DPS launches ‘full inclusion’ effort

DETROIT — Detroit Public Schools is mainstreaming about 5,000 high school special education students into general education classrooms, a “full inclusion” model that it says is better for students and required under federal rules, according to The Detroit News.

The transition has left some parents and teachers unhappy with the level of training and student support, The News reported.

The shift encourages children to do more by setting a higher bar, allows students to earn a diploma rather than a certificate of completion, and means students are no longer isolated in special education classrooms, officials told The News. Another reason for the move is that the district faces a 20 percent reduction in special education funding if it does not reach inclusion targets, The News reported.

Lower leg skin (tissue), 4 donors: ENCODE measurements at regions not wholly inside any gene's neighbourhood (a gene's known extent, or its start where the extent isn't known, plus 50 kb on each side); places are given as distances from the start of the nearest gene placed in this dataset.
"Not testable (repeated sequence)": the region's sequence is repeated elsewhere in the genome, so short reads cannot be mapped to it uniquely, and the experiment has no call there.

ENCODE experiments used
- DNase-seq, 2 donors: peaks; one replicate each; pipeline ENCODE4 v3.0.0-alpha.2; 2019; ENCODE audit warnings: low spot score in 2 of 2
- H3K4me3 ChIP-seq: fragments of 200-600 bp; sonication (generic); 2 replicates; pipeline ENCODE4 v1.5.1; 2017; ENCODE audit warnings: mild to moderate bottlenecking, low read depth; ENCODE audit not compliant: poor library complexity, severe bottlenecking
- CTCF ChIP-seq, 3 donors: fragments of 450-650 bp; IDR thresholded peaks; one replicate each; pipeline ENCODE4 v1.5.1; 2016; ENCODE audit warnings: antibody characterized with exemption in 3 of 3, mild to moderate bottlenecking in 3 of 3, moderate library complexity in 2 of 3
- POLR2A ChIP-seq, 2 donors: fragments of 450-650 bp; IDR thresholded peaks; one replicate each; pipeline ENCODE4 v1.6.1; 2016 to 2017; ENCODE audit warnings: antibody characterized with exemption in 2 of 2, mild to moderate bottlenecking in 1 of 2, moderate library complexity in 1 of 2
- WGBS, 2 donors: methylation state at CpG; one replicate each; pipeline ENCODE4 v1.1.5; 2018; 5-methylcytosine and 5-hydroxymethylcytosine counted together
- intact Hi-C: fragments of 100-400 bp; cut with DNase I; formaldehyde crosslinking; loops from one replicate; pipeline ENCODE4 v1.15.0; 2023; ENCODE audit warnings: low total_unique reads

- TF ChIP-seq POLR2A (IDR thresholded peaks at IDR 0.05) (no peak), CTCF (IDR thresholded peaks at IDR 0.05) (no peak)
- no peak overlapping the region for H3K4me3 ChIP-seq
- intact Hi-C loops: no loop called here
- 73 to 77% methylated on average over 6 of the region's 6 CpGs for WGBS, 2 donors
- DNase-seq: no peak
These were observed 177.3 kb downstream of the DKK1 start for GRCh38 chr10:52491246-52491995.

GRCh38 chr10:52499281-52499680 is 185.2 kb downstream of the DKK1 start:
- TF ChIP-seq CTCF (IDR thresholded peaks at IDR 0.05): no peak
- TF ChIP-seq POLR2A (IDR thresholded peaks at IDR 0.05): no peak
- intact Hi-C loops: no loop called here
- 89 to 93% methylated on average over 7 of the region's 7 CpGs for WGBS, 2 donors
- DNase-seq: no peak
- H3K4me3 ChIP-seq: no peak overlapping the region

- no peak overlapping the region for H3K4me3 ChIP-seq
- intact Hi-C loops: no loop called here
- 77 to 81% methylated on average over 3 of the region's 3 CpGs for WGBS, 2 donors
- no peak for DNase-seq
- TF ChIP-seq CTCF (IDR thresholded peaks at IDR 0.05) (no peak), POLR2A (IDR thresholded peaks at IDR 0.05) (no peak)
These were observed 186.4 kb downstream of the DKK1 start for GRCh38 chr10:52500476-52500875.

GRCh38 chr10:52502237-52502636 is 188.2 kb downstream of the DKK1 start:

Nina Zarka, parent of a special education student, told The News that the district has not kept a promise to have extra teachers in the general education classrooms to help special needs students. Some teachers also have said that staff members and aides have not had sufficient training, The News reported.

But Renee Kidd, lead special education teacher at Central High School, told The News that some special education students do not want to return to an isolated classroom even if they are failing the general education class because they prefer the inclusion.

The Detroit News, “DPS grows special education plan,” Dec. 3, 2010

Michigan Education Report, “Specializing in special education,” Feb. 1, 2010